Cumberland Valley (CVAS), with room for only 80 dogs/cats total, could not hold such a large influx of malnourished, matted dogs. A seizure of this size taxes the space and resources of any shelter, and impacts the adoption possibilities of the existing dog population. Jennifer Vanderau at CVAS has prepared an informative article about what to expect when adopting a dog so neglected and undersocialized. She says that Cumberland Valley is still in need of supplies and funds. For more about the PA shelter, see www.cvas-pets.org.
Local vets housed and groomed some dogs from the raid, while regional and national breed clubs responded immediately. Since the former owners, who allegedly still have some Toy mixes (unlucky bargaining chips), signed the outdoor dogs over, all of the Afghans, except one euthanized for humane reasons, all the Cockers, and many of the other purebreds are now fosters via breed clubs. Jennifer said she "doesn't know what they would have done without the purebred rescues".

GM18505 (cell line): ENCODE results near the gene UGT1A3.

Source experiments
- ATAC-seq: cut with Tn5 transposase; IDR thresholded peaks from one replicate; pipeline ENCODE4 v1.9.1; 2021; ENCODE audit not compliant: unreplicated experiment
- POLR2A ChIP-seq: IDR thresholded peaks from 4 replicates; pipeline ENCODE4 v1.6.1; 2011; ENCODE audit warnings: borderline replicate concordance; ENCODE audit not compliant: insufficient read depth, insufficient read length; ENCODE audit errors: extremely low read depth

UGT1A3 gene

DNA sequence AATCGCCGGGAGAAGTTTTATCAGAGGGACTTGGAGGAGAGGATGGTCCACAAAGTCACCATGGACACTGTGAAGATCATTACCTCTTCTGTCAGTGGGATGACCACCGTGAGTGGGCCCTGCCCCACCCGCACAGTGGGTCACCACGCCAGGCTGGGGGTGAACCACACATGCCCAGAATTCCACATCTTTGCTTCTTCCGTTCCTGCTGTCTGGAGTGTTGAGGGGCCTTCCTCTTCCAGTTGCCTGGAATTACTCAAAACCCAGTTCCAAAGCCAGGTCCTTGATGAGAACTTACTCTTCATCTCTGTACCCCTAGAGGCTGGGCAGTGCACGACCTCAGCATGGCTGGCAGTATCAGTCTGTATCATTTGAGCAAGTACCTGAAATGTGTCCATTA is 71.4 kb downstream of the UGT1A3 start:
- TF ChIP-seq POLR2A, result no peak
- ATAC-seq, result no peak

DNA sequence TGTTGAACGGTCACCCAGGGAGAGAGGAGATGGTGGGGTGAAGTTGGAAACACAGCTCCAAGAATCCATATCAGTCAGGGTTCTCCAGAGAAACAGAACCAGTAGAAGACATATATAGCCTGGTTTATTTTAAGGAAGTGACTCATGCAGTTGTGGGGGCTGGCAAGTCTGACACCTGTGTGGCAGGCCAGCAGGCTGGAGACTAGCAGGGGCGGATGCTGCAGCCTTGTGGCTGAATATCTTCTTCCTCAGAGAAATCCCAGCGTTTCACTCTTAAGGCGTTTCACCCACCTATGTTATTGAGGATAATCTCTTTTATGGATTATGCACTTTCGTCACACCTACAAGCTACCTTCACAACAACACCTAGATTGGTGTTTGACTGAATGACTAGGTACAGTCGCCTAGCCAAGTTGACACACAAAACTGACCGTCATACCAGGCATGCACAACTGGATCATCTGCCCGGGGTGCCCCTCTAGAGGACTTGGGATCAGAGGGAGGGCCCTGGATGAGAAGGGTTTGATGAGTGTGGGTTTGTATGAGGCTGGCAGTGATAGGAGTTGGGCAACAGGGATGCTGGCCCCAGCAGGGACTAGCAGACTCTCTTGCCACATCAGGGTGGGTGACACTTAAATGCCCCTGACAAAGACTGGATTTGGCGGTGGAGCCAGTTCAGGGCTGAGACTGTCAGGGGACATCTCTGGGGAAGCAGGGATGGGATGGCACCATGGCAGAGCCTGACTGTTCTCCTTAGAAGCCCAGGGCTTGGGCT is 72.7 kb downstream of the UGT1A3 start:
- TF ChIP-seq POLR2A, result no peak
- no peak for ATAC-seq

This hoarder case, though out of state, touches me so because Afghans have been my beloved breed for the last 27 years. First unconfirmed counts-145 dogs, reported here 2 weeks ago- were wrong. I learned of Chambersburg from Anna Stromberg (who rescued my Beauty Queen a few years ago) while she was on her way home from picking up emaciated Scarlet. The Afghan trio was probably her latest litter. (When our SPCA took 33 Yorkies and Cavaliers from the Lindenhurst home in '03, we couldn't determine which dog was the mother of the puppies because some of the adults had not survived, and none had enough nourishment to produce milk.) Later Anna grabbed 2 of the Afghan puppies. One- Pippi- appears to have a severe leg deformity and will be seeing a specialist soon. (Please don't tell my husband yet how much I want her.)